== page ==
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category_outlined / Photographie
Popular PhotographyPopular Photography

Popular Photography September 2014

Popular Photography brings you step-by-step secrets of the pros for taking their most amazing shots. You’ll discover the best equipment at the best prices, get comprehensive comparative reports on cameras, lenses, film, digital equipment, printers, scanners, software, accessories and so much more. Get Popular Photography digital magazine subscription today.

Pays:
United States
Langue:
English
Éditeur:
Bonnier Corporation
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DANS CE NUMÉRO

access_time1 min.
nikon d810

NIKON HAS enhanced this follow-up to the full-frame D800 in all the right ways: a new 36.3MP sensor (with the same pixel count as the D800); Expeed 4 chip; an option for smaller RAW files; and an ISO bump up to 12,800 (expanded: 51,200). Nikon claims the new processor enables a 25 percent increase in frame rate (now up to 5 frames per second at full resolution) and a 30 percent increase in processing speeds. The camera can shoot small RAW files (see page 16), at sizes of about 9MB, a fraction of the 60MB+ “traditional” RAW files from the D800 (and presumably, the D810). A higher-res 1,229K-dot LCD, brighter OLED viewfinder info display, reworked autofocus algorithm, updated sequencer and mirror balancer (to cut down on vibrations), and a new stereo mic…

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light for easier retouching

“I LIKE cheeks and noses to have a 3D pop,” says Phoenix-based rock photographer Merek Davis. It's no surprise then that his portraits of acts such as Before You Fled (above) are known for their dimensionality. He gets it by deepening the shadows and lightening the highlights in his subjects' faces in retouching. “Before I can sit down at the computer, though, I need a base shot that I can work with, and that starts with the lighting,” says Davis. He wants a flat, low-contrast light that will let him capture all the detail in a scene in a single exposure. “I'm not a big fan of harsh lighting,” he says. “I can add contrast later with a lot more control over where and how much there is. It's easier to add…

access_time4 min.
step 1

FROM KIDS to professional photographers, everyone is snapping more and more images around the clock with smartphones and immediately sharing them via Instagram, Facebook, Imgur, or Tumblr. It's fun, it's easy, but in some cases, it just isn't satisfying. Why? Smartphones' built-in cameras work really well, but not with high-contrast, low-light, or fast-action scenes. But with the recent development of cameras offering wireless connectivity, you can take advantage of the best your “real” camera has to offer—a larger sensor, higher bit-depth, better and interchangeable lenses, fabulous low-light performance, and high-speed shooting. It's easy to transfer your high-quality photographs to your smartphone for creative processing and instant sharing. For this article, I worked with the Sony a7R interchangeable-lens compact and an Apple iPhone 5. But even if you do not have this exact…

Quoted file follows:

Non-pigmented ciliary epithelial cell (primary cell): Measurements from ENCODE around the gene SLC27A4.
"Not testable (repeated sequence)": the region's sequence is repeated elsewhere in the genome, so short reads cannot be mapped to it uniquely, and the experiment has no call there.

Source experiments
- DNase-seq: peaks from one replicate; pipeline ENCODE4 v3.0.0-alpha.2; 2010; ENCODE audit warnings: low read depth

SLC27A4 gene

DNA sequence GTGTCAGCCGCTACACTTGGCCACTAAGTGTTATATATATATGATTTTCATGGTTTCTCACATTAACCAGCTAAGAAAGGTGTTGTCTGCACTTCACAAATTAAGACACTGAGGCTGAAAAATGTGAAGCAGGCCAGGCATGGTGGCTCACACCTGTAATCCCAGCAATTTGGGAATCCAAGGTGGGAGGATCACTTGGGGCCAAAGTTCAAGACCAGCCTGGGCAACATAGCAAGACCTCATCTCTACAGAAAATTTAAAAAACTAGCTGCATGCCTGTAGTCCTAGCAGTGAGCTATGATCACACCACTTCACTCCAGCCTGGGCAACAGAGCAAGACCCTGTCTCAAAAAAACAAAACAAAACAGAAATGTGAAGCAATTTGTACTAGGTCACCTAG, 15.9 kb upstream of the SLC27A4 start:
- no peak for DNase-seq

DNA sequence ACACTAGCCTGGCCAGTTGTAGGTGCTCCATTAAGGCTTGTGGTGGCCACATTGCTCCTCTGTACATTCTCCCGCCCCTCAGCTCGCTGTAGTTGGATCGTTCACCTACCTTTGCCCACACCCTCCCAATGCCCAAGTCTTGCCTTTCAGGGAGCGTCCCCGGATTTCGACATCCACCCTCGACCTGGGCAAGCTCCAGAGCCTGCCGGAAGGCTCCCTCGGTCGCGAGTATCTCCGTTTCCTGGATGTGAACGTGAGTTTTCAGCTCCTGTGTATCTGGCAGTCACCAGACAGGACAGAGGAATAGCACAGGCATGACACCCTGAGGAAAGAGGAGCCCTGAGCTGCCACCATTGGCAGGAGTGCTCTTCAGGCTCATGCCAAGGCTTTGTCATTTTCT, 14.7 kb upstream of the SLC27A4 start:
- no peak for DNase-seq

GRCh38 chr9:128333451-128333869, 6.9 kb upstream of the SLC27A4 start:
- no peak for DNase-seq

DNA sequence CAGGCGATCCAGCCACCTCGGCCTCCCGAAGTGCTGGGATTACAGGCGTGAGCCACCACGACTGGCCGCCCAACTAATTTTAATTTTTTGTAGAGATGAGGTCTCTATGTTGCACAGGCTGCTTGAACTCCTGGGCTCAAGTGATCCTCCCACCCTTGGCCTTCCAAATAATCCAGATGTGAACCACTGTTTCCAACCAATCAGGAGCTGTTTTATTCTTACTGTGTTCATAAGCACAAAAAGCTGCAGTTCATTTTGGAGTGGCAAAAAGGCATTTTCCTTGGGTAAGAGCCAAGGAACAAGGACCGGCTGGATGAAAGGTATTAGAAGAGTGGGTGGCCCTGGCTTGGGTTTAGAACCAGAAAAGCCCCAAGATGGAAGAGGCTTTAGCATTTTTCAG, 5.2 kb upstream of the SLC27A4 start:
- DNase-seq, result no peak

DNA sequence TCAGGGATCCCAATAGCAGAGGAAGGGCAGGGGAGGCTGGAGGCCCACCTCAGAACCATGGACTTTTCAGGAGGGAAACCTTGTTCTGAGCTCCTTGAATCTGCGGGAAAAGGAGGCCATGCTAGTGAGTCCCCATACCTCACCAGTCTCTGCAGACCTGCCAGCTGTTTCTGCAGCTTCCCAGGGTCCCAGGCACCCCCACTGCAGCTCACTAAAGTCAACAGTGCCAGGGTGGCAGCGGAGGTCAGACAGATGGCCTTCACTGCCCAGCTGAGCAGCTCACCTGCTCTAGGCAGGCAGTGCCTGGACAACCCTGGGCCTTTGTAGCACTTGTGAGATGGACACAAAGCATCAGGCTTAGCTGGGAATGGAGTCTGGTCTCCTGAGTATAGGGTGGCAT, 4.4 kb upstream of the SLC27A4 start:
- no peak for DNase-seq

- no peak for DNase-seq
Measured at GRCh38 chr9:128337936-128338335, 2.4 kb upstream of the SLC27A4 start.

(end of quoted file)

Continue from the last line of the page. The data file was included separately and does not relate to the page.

access_time2 min.
step 1

SPILLED PAPRIKA looks like a mess to most people, but to Matthew Albanese, the red powder looked like a Martian landscape. So, in 2008, he started playing with paprika, and out of those experiments grew an ongoing series of 21 dioramic photos called Strange Worlds. “Promised Land,” shown here, is one of them. Growing up, Albanese was obsessed with how movies were made. He dreamed of working behind the scenes, making sets and creating special effects. He began by shooting his own sets populated with action figures. Now, Albanese, 31, is a New York City-based commercial photographer. Building dioramas can be a photographer's playground; you can control every aspect of the shoot, from the entire contents of the scene to lighting, perspective, or mood. Our suggestions here could help you give it…

access_time5 min.
the brightness factor

IT IS OFTEN said that light is the lifeblood of photography. What exactly does that mean? Aside from the obvious fact that without illumination there would be no image, the quality and characteristics of light greatly determine the visual impact that a photograph will have with a viewer. Light, for better or worse, can turn an expertly composed scene into something bland and boring—or transform the ordinary into the extraordinary and magical. For the novice, determining the difference between good and bad light can be confusing. There really is no objective scale for “good” and “bad,” only various degrees of accommodating light for different photographic situations. The key to mastering light is knowing how to match the available natural light to the appropriate scene, subject, or situation. To help illuminate this process,…

access_time4 min.
some renting scenarios

A great photo job opportunity lands in your lap—but you don't have the required gear, and can't afford to buy it. Or you'd like to sample that dream lens or pro-level body—but the price is absurdly high. The solution: Rent it! EQUIPMENT RENTAL has always provided both amateurs and pros an affordable alternative to purchasing expensive gear. But the rental business has undergone a sea change, due to both economic upheavals and the emergence of the Web as a commercial powerhouse. (In the past few years, several big-name New York City rental houses have closed up shop, including Allkit, Calumet, and Lens and Repro.) Now the action is very much with the Internet rental outfits—such as lensrentals.com, borrowlenses.com, and other players (see sidebar). The remaining brick-and-mortar rental stores are usually also…

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